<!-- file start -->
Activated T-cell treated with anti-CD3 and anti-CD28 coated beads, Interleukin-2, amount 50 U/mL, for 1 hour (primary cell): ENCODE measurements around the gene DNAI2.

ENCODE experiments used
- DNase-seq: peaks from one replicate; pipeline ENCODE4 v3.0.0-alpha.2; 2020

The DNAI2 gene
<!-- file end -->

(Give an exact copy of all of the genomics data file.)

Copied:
Activated T-cell treated with anti-CD3 and anti-CD28 coated beads, Interleukin-2, amount 50 U/mL, for 1 hour (primary cell): ENCODE measurements around the gene DNAI2.

ENCODE experiments used
- DNase-seq: peaks from one replicate; pipeline ENCODE4 v3.0.0-alpha.2; 2020

The DNAI2 gene